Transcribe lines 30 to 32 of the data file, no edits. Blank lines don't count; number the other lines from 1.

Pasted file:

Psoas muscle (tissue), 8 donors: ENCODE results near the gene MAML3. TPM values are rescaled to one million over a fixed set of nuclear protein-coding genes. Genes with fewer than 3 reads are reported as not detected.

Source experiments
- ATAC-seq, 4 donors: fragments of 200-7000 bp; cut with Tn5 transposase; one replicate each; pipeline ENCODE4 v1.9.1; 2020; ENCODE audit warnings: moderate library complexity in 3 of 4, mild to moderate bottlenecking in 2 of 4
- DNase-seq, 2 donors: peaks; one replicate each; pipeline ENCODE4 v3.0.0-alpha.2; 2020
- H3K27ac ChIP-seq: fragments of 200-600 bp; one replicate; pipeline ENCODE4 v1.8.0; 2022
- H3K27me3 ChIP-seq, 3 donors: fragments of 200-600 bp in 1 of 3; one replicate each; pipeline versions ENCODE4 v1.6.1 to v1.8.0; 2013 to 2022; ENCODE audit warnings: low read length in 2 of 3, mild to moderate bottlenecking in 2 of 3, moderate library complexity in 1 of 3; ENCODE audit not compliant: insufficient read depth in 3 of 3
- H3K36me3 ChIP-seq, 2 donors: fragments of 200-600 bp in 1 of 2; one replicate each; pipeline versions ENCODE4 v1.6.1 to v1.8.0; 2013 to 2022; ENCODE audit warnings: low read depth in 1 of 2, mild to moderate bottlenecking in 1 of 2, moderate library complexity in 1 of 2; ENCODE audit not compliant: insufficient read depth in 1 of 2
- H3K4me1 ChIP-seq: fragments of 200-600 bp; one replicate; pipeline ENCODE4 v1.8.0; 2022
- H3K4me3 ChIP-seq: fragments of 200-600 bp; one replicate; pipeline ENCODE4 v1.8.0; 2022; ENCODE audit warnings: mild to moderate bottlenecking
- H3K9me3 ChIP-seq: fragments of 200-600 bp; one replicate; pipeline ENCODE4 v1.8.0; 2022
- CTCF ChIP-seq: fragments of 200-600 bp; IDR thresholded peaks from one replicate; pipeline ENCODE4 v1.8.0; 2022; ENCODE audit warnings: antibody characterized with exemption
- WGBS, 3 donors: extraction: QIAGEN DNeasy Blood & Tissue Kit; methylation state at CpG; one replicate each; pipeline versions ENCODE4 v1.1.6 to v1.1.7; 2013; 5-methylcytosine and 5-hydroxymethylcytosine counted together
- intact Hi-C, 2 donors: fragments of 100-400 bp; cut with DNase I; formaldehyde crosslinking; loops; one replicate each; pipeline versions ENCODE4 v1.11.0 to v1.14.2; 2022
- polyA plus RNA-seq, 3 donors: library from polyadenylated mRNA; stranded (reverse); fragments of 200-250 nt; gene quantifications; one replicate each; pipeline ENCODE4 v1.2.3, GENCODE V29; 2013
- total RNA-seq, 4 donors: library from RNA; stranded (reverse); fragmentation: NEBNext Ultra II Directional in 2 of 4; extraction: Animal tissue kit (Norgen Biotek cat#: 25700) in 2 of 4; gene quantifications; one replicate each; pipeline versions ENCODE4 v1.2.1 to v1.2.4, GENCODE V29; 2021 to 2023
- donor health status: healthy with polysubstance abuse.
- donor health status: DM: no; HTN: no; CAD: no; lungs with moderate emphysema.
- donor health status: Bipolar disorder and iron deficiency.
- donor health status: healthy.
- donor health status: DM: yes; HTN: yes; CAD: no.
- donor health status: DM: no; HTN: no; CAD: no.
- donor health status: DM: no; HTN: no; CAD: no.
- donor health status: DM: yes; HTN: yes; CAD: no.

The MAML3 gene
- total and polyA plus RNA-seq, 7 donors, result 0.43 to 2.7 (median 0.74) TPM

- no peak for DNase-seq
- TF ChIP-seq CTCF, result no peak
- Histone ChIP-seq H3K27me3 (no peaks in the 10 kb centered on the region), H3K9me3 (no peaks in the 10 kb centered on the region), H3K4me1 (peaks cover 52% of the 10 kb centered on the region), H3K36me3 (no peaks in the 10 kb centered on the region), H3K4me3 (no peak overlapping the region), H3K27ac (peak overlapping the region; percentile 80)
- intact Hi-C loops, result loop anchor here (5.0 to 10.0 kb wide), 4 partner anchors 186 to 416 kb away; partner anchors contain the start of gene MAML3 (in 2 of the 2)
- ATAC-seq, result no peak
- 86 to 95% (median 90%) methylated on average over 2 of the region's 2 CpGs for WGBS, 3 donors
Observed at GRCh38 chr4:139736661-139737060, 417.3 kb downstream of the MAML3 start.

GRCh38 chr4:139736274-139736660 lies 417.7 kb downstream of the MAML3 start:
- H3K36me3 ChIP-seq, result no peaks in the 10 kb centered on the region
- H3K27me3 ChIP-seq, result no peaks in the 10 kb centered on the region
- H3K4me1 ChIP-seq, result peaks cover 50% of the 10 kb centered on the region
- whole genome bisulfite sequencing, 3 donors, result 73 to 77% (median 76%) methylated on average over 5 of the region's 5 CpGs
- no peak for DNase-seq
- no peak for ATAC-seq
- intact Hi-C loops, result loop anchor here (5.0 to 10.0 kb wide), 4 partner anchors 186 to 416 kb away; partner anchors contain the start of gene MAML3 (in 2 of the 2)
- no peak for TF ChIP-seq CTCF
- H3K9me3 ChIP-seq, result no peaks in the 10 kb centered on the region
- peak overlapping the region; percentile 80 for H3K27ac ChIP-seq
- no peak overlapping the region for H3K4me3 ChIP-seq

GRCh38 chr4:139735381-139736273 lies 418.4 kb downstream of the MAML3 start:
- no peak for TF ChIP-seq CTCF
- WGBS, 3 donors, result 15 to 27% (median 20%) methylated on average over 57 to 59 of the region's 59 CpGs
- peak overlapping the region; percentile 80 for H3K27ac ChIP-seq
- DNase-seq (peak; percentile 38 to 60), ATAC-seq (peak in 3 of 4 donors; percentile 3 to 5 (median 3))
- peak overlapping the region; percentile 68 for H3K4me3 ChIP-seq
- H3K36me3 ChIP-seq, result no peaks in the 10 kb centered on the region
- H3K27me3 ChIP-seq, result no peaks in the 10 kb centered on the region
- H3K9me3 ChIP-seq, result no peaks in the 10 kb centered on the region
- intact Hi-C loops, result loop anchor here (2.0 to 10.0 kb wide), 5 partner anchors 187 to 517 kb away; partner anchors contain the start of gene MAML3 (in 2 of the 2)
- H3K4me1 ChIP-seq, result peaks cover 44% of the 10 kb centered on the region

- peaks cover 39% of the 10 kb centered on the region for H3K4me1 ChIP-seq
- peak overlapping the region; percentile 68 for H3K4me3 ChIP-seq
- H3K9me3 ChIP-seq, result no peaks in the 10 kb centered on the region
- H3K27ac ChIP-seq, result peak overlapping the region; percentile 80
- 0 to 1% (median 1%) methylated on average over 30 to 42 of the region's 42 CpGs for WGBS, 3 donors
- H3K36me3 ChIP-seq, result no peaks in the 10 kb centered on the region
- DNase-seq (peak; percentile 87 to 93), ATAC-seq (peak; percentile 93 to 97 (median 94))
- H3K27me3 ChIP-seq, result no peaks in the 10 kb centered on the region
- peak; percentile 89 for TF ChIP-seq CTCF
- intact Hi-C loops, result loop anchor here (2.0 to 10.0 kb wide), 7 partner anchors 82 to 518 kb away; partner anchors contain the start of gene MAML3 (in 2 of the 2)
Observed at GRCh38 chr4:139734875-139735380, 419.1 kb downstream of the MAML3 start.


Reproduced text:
- ATAC-seq, result no peak
- 86 to 95% (median 90%) methylated on average over 2 of the region's 2 CpGs for WGBS, 3 donors
Observed at GRCh38 chr4:139736661-139737060, 417.3 kb downstream of the MAML3 start.